Have you ever heard anyone say “let’s go out for Canadian food?”
It’s an interesting question posed by David Hughes, emeritus professor of food marketing, Imperial College, London, U.K, during the Standing Senate Committee on Agriculture and Forestry meeting held on April 4 in Ottawa. The committee is looking for insights into how to grow the value-added food sector by making it more competitive in global markets.
Hughes told the Senate Committee that from his perspective, “Canada is a world-famous producer and exporter of commodity food ingredients, but as a result of that, the reflection is that there is no great consumer knowledge around the world about what Canada produces.”
Take pasta, for example. “Authentic” pasta is considered to be from Italy, a view shared by consumers around the world, including Canada. The irony is, this “authentic,” Italian pasta is made from wheat produced in Canada.
“It sort of sticks in the craw, doesn’t it, that you can say, even to Canadians: Would you like the Canadian pasta or the Italian pasta? And they will say, “I think I will go for the authentic [Italian] pasta.”
He recalled looking at data from U.S. consumers, who think that Canada is “really good” at food — it’s trustworthy and safe — but can’t name any “Canadian” foods. Occasionally, “someone might eventually blurt out maple syrup,” he said.
The same is not true for countries like Italy and France, where both U.S. and Canadian consumers when asked what foods are from these countries, they “can rattle off a long list of high-value food products,” said Hughes.
Hughes, a former food policy analyst for the Canadian government, said that Canada’s historical focus on commodities stems from the fact that customers from other countries historically had tariff and non-tariff barriers to encourage imports that supported their own value-added processing sectors.
He also points out that value-added development in Canada was further constrained by its proximity to the U.S. border, as some of the biggest food companies in the world are not far from the border, providing a large market for commodities.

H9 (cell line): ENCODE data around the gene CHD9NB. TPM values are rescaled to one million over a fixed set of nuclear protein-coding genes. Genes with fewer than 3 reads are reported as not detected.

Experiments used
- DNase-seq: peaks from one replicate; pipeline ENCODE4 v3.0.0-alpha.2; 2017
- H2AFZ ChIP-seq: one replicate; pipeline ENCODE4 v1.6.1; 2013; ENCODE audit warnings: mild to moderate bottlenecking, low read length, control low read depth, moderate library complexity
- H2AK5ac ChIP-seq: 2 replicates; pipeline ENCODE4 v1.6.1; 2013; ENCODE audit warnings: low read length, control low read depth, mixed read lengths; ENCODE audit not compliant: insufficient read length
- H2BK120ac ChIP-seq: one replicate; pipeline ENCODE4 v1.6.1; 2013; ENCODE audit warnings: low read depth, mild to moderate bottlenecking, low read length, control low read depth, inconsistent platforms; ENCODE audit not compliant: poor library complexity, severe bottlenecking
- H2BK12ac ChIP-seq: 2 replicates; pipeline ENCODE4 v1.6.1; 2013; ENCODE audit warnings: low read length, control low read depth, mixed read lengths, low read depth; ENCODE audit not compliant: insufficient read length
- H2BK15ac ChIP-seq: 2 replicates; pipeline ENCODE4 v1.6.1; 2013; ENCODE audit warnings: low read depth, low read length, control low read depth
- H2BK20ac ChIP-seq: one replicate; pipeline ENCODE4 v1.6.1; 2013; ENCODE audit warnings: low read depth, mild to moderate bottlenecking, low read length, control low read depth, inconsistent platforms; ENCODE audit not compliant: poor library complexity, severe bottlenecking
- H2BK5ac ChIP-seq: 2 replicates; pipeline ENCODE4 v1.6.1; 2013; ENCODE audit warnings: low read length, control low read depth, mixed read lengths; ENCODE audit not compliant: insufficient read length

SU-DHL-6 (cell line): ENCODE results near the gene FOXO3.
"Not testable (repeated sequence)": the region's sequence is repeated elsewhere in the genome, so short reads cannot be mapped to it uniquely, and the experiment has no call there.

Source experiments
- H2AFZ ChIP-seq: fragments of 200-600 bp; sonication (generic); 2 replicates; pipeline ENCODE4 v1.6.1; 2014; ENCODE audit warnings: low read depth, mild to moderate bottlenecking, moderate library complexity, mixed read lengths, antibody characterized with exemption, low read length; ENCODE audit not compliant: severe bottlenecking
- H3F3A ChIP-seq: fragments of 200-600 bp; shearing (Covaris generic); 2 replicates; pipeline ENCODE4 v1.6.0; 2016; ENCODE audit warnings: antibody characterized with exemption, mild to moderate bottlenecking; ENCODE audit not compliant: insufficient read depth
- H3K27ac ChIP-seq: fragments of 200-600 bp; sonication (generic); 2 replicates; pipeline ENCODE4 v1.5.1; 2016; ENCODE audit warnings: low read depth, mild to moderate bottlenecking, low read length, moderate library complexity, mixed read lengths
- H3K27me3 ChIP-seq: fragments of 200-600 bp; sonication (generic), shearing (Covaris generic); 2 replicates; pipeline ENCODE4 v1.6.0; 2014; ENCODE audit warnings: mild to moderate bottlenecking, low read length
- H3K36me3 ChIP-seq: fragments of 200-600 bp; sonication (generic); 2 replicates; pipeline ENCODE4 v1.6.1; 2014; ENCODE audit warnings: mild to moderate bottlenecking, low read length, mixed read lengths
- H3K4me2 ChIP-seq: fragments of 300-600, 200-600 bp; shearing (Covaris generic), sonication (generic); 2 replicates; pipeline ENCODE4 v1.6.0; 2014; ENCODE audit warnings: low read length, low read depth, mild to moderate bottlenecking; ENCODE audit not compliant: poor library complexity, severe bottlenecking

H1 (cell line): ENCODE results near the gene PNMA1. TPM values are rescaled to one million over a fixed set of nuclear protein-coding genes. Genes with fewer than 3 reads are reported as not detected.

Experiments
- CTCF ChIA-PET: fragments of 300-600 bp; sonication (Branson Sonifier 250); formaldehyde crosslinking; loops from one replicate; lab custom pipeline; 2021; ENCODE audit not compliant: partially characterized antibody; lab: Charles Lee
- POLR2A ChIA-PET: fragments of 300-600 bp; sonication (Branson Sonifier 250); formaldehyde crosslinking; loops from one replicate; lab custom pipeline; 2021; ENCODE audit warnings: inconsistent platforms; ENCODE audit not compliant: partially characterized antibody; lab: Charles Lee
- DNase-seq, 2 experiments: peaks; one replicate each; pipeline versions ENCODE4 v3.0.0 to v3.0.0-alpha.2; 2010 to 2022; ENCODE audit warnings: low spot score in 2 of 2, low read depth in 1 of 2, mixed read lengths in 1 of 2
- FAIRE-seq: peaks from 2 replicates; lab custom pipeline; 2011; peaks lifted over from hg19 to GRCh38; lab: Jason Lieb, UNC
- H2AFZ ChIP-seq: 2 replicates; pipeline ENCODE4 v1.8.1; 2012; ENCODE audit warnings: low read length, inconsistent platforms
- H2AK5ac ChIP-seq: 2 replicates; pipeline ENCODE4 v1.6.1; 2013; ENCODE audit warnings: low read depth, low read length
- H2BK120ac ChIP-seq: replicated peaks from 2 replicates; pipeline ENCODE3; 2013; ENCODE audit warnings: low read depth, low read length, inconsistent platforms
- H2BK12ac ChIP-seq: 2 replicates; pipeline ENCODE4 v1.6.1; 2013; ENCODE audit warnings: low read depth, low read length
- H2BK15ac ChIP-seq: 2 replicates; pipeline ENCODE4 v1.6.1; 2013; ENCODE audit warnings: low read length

Despite the perception of the food industry obtaining low margins, Hughes said “we’re seeing a renaissance, if you will, of interest in the food industry.” But it is not coming from traditional sources. “Almost all the growth in North America in prepared and value-added foods over the last five years has come out of small, emerging, often millennial start-up food companies.”
Despite being a world leader in the production of pulses, peas and lentils, significant sources of plant-based proteins, very little is processed here, Hughes noted. However, that is changing. For example, Burcon Nutrascience Corporation announced last month that it is investing $65 million to build a commercial plant to process pea and canola proteins in Western Canada. The Vancouver-based company said increasing demand makes the timing right to build a large processing facility using Canadian peas and canola.
Developments like these provide Canadian companies with the opportunity to brand their products as truly Canadian.
To support the growth of start-ups and new food innovations, Hughes recommended the federal government invest in food incubator programs to help them scale up. As shown at the recent SIAL Canada show, there is no lack of food innovation happening in Canada; the top 10 innovation finalists were products
created in Canada.
The potential to brand Canada as a food, rather than commodity producer, has never been greater.